As the winter turns to spring and summer and the police investigate Big Foot’s death, two other locals are found dead:  the police chief our narrator calls The Commandant and a local fur trader and brothel owner, Innerd.  These deaths give our narrator more fodder for her letters and in-person requests to the police to consider that Animals have killed all these men to avenge the murders of their brethren by these hunters.   “I wish to appeal to the gentlemen of the Police not to shy away from the idea that the perpetrators of the above-mentioned tragic incidents could be Animals”. 

During this period we readers are treated to the narrator’s thoughts.  “The best conversations are with yourself. At least there’s no risk of a misunderstanding”.  In fact the narration feels much more like a conversation the narrator is having with herself than one she is having with the reader.  An entomologist she calls Boros happens into her yard one day.  She gives him tea, allows him to stay a few days while he is waiting for his students to join him and then ““I raised the quilt and invited him to join me, but as I am neither Maudlin nor Sentimental, I shall not dwell on it any further.”  After a time, Boros eventually stops waiting for his students and moves on.

Readers will be glad this reader reveals no further plot elements of this interesting mystery as it unfolds more of our narrator’s story and thoughts.  For this reader, the mystery primarily provides our author a convenient excuse to continue drawing this special picture of our narrator.   She has had an accomplished past and now is semi-retired.  She is progressively isolated from those around her.  Her strident animal protection speech, her devotion to astrology, and her general isolated way of life make it easy for the village to dismiss her.  Her world is shrinking, especially as she lets her neighbors know she can’t be responsible for watching their cottages over the coming winter and she has to give up her teaching.  A man asks her what she has done in life and she remains speechless as she considers this question and answers only to herself:  “For people of my age,” she thinks, “the places that they truly loved and to which they once belonged are no longer there.”  So an interesting and convenient mystery provides a backdrop for this compelling look at a woman who remains vibrant in her thinking but increasing invisible to others.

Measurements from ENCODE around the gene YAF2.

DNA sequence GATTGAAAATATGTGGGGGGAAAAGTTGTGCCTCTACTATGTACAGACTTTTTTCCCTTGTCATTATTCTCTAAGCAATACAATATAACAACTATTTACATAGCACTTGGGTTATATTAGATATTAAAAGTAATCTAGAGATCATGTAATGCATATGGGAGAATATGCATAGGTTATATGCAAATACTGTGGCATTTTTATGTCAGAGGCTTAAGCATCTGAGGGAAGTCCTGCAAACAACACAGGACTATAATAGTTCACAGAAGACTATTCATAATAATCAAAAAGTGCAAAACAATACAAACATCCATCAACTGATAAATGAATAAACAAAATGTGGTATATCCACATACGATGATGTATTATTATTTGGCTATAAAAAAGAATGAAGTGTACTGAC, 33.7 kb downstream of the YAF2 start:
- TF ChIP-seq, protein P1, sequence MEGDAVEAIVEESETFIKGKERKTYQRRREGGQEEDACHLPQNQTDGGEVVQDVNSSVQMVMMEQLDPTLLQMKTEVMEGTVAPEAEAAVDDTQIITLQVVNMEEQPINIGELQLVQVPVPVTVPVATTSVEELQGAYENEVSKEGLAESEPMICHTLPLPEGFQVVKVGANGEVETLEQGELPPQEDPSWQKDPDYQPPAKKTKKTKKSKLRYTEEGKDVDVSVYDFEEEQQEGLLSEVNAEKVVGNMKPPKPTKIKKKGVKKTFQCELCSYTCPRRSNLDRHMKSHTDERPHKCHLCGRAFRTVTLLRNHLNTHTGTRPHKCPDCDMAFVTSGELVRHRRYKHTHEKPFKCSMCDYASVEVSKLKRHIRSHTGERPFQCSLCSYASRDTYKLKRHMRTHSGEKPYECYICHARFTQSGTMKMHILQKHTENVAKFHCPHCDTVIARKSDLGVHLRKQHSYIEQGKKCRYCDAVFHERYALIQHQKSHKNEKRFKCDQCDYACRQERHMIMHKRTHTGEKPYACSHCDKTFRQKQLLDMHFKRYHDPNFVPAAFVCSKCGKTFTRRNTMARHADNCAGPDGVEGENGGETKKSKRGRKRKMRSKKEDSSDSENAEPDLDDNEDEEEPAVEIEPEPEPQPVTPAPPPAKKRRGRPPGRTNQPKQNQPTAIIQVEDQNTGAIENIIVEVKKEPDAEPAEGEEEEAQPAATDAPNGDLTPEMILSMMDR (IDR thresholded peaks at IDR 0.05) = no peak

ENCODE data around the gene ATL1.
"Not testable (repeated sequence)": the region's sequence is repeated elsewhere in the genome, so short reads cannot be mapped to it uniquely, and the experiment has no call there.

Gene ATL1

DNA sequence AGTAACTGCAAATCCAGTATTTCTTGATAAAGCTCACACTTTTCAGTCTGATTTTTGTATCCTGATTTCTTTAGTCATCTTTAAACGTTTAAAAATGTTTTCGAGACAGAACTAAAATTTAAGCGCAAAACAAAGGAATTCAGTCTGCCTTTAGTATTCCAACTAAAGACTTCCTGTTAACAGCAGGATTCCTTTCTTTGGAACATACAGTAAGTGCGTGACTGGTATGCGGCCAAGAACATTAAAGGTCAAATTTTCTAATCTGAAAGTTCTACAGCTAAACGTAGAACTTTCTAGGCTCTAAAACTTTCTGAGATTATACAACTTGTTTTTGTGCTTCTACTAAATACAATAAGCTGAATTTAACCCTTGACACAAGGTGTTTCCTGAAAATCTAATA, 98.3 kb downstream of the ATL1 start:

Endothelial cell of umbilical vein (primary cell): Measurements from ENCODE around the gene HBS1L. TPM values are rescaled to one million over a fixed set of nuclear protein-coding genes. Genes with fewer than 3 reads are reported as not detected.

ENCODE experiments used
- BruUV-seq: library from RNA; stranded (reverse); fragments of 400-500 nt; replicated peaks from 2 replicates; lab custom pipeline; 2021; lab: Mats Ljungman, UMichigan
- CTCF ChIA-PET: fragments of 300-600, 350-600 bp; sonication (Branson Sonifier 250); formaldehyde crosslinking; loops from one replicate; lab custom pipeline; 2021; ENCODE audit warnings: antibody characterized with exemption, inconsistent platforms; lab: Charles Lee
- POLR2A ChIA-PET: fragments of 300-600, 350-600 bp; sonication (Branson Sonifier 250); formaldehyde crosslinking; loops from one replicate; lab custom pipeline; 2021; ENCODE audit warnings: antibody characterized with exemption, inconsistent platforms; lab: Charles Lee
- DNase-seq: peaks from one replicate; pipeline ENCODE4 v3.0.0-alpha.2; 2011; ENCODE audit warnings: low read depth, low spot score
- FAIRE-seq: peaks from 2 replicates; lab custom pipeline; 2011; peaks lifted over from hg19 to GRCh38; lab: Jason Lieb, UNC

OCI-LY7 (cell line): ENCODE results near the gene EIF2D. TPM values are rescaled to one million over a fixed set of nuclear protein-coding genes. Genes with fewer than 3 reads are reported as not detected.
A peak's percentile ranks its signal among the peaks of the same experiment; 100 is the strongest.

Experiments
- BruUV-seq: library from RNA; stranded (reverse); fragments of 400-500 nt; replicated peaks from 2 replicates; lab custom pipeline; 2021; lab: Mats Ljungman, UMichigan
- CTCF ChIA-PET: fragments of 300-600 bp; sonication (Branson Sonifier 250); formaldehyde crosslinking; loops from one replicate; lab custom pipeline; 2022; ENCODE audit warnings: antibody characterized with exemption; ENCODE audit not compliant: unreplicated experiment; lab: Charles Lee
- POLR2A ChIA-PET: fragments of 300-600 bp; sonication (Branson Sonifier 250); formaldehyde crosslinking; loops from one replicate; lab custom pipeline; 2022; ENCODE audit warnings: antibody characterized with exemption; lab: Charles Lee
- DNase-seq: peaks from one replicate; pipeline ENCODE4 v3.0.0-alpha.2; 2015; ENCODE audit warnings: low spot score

Olga Tokarczuk was awarded the 2018 Nobel Prize in Literature (awarded in 2019) for “for a narrative imagination that with encyclopedic passion represents the crossing of boundaries as a form of life”.